Making the Most of Legislator Visits

Posted By: Mary Alice Scott Advocacy + Government,

Summer is the perfect time to invite your legislators to visit your facilities to share with them the important work you are doing in their communities for their constituents. After a long legislative session, the Maine Legislature is in recess and legislators are finally back in their home communities. Additionally, the U.S. Congress has just recessed for their summer break, and now is the time to try to get on their busy calendars.

Most of this post will focus on state legislators, but see the very end if you would like to connect with U.S. Congress Members in August and early September.

Not an Election Year

In an election year, the summer would be the beginning of the full-on campaign season in which candidates will be looking for opportunities to speak, listen and meet voters. In off-election years, state legislators need a little time to recover from the grueling long legislative session to be with their families and turn their attention back to jobs that were put on the back burner while they were serving in Maine’s citizen legislature. But, with two-year terms in the Maine House & Senate, and the U.S. House, the campaign for re-election is always on. So while this is not an official election year, unless your legislator is not up for re-election (term limits or other circumstance), you can rely on their interest in opportunities to be in front of voters and/or the press. As you plan your visit, be thinking of opportunities that would be of interest to them in this light.

Why Bother?

Nonprofits matter to the causes legislators care about and it is up to us to show them why. Summer visits provide an opportunity to do all of the following:

  • establish yourself as a content-area expert;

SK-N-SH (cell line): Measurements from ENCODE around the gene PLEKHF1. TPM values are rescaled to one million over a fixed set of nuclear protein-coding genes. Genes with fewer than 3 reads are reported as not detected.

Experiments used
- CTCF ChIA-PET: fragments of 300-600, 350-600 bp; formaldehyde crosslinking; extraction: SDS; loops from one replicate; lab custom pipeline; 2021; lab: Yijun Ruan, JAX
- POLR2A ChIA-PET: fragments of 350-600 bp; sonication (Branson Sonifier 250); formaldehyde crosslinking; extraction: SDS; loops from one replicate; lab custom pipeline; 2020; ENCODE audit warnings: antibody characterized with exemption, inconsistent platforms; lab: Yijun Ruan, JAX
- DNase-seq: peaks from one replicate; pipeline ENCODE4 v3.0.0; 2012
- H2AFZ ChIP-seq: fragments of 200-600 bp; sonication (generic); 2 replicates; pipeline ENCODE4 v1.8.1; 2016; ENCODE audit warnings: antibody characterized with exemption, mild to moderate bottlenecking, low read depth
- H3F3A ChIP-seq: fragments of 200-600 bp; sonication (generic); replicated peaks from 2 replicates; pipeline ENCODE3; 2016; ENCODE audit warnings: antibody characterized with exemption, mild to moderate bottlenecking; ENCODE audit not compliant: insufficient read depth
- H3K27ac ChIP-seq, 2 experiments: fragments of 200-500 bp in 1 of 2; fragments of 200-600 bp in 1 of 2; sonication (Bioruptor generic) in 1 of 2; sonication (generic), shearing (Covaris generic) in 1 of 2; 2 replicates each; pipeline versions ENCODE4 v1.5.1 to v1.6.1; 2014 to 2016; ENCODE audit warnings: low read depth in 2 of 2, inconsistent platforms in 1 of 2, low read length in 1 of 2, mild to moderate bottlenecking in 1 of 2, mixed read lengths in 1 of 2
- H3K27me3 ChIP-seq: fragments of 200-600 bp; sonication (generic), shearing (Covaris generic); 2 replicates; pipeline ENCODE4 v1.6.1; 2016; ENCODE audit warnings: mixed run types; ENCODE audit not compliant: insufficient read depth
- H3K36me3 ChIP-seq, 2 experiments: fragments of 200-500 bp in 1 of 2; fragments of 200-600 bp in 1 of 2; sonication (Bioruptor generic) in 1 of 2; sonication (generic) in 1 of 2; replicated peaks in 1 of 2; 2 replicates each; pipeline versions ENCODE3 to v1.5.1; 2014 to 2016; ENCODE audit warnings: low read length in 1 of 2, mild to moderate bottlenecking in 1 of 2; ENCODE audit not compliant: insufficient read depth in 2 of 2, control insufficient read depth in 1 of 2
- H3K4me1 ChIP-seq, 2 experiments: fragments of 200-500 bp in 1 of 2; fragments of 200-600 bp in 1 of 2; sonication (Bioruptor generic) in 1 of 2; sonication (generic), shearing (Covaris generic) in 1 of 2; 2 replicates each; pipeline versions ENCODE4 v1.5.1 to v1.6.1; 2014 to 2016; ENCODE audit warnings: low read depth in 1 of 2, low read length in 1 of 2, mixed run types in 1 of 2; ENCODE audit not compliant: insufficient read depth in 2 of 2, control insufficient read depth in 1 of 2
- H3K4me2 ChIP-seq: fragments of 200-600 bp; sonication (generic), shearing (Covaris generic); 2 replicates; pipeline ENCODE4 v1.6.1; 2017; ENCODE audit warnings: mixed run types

• build, strengthen, or repair relationships with policy makers;
  • engender an appreciation and better understanding of the work you do for your communities and their constituents;
  • express a concern or your support for recent or potential legislation;
  • propose a solution to an issue facing your community and ask for their support in introducing legislation; and
  • learn about the causes and trends that concern your legislators.

Think of this as an opportunity to do one or all of the above. Advocacy for your cause is a marathon, not a sprint, so start slow and make sure you are building for the long-term. If you’re feeling like you cannot add one more thing onto your already packed to-do list, consider how you could incorporate a legislative visit into things you are already doing.

Visit Ideas

How can you best showcase why your organization is important to the constituents both you and your legislator serve? Here are a few of our favorite ideas:

  • a lunch meeting with some staff, board members and constituents where you talk about a specific issue or just focus on the work of your nonprofit;
  • a tour of one of your programs or some conservation lands;
  • a collaborative meeting of several nonprofits and others working on a local issue;
  • a celebration or fundraising event where the legislator may speak or have the chance to be photographed.

Whatever you plan, it is best to be flexible with the date and time and expect no more than an hour of the legislator’s time.

Identifying State Legislators